All of it works because Craig, mean and vicious in his square-jawed intensity, sells all of it. When he got the role, Craig had just gotten done making Munich, the movie about Israeli assassins who’d spent years getting revenge against the terrorists who’d killed Israeli Olympians. And he based his Bond, at least in part, on the actual assassins who’d worked as consultants on that movie. So even when he was trading flirty banter with beautiful women, he made sure to keep a flinty alertness, like he knew that he might be forced into some unspeakable acts at any moment. He was also physically up for the role. While a small army of stuntmen certainly worked on Casino Royale, Craig still looked like he belonged when he had to get into any of the movie’s nasty, chaotic close-quarters fights. This wasn’t a Bond who could smoothly throw a karate kick and then show up on time to dinner. He looked like he was really getting knocked around, so it meant more when he knocked other people around.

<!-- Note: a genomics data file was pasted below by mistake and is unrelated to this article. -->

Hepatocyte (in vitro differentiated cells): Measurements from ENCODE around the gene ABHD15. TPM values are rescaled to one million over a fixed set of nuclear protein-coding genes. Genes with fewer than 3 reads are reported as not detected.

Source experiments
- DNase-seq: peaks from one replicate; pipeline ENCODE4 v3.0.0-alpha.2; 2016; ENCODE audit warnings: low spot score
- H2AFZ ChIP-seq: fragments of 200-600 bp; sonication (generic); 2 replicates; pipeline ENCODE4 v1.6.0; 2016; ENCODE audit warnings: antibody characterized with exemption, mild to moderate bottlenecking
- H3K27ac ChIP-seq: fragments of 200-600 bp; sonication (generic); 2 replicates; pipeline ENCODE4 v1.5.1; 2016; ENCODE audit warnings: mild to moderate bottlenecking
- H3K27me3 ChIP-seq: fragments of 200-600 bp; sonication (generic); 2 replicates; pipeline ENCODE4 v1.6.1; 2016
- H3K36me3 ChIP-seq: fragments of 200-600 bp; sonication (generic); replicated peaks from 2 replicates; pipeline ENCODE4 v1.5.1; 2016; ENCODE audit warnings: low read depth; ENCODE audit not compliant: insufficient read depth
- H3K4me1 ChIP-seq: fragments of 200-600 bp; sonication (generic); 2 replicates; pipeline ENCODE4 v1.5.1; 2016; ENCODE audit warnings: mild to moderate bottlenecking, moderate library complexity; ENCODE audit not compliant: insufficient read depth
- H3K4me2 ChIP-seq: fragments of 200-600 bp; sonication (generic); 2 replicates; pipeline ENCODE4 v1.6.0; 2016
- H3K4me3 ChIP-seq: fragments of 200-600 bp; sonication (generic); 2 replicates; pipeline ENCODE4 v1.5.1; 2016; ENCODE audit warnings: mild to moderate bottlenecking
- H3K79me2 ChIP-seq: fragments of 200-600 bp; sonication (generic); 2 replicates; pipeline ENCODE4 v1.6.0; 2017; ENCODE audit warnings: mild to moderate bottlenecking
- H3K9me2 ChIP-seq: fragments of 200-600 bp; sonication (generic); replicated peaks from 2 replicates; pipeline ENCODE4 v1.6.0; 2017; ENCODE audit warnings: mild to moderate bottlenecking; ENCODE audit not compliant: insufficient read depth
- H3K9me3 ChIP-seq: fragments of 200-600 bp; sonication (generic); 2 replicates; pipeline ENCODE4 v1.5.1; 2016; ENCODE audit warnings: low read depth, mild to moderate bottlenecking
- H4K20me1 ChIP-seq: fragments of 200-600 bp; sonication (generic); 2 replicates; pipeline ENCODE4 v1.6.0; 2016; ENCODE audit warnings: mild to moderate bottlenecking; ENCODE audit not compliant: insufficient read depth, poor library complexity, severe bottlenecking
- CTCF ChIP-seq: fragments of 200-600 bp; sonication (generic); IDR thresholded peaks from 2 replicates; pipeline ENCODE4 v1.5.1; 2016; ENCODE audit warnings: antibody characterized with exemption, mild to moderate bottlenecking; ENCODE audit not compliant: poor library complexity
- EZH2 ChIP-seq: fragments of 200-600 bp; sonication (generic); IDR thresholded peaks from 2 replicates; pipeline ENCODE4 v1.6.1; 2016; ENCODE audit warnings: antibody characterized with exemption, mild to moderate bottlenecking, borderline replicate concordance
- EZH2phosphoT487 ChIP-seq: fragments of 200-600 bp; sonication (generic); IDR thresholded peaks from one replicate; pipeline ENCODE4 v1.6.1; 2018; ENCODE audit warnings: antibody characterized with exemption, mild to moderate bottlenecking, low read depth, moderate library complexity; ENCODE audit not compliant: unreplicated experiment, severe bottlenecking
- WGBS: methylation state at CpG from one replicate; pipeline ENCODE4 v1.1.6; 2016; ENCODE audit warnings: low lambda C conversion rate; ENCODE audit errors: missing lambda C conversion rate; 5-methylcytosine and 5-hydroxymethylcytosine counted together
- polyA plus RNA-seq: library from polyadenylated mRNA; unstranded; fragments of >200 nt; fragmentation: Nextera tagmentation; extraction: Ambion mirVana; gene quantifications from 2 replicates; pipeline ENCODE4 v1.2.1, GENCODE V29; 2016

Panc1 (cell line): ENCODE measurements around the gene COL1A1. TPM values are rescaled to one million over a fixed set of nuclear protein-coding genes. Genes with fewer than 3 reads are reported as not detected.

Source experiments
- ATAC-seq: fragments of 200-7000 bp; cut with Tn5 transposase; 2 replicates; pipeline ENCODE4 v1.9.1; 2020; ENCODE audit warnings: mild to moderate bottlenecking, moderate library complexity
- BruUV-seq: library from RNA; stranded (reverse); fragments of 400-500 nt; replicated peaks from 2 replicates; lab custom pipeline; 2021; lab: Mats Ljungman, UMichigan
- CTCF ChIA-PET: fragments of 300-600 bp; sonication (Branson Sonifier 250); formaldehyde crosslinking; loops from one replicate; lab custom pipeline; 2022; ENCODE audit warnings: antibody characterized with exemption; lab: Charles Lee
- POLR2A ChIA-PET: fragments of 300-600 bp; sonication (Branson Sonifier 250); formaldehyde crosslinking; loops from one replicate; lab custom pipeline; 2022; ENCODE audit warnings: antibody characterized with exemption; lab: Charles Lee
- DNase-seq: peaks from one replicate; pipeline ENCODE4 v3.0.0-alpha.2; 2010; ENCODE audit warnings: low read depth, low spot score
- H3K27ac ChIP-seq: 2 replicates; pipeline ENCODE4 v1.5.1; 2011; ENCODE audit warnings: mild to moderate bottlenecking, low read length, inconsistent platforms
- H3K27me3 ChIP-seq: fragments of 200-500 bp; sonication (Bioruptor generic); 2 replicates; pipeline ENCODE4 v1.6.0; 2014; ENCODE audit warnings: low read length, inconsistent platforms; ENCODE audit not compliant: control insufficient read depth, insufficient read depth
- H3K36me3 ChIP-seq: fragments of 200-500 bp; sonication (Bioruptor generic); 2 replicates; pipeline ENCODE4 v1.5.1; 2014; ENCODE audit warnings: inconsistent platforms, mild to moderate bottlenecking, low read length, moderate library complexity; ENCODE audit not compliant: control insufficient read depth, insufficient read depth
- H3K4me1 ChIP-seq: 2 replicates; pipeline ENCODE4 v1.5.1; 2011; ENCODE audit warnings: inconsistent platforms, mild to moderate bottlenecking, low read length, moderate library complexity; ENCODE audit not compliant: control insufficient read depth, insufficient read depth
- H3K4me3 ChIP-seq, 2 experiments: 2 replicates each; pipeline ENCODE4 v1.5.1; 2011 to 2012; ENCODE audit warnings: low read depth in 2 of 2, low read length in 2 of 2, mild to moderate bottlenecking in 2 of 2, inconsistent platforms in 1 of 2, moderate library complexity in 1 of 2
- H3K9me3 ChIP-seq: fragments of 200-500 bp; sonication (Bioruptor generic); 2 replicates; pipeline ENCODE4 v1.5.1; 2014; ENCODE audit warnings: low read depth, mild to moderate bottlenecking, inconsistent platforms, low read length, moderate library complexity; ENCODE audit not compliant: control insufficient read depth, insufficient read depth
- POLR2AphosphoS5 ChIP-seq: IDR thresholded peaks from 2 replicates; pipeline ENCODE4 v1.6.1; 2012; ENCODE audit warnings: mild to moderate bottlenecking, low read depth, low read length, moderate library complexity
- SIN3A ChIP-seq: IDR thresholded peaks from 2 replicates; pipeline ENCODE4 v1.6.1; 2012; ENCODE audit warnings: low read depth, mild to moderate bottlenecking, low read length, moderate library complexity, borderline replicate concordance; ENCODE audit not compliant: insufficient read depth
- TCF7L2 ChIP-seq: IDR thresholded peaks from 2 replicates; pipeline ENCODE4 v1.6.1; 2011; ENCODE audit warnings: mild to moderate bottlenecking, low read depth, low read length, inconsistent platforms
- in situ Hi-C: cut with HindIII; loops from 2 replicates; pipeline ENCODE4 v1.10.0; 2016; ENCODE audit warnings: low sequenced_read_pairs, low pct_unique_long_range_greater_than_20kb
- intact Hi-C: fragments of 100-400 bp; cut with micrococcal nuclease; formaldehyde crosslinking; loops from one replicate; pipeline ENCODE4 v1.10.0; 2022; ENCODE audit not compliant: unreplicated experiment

The movie’s first big action scene, the parkour chase on a Malaysian construction site, is a small masterpiece, probably the best action scene in Bond-movie history. Watching it, you aren’t entirely certain why Bond is chasing this guy other than the fact that the guy makes bombs. But he absolutely hurls himself up this crane, and through this scaffolding. We see stuntmen pulling crazy moves high above the ground. And we also learn things about this new Bond’s character. When, for instance, his fugitive does an incredible flying leap through the window above a door, Bond just smashes through the plaster wall like the Juggernaut. He’s tough, he’s mean, he’s resourceful, and he will not be stopped.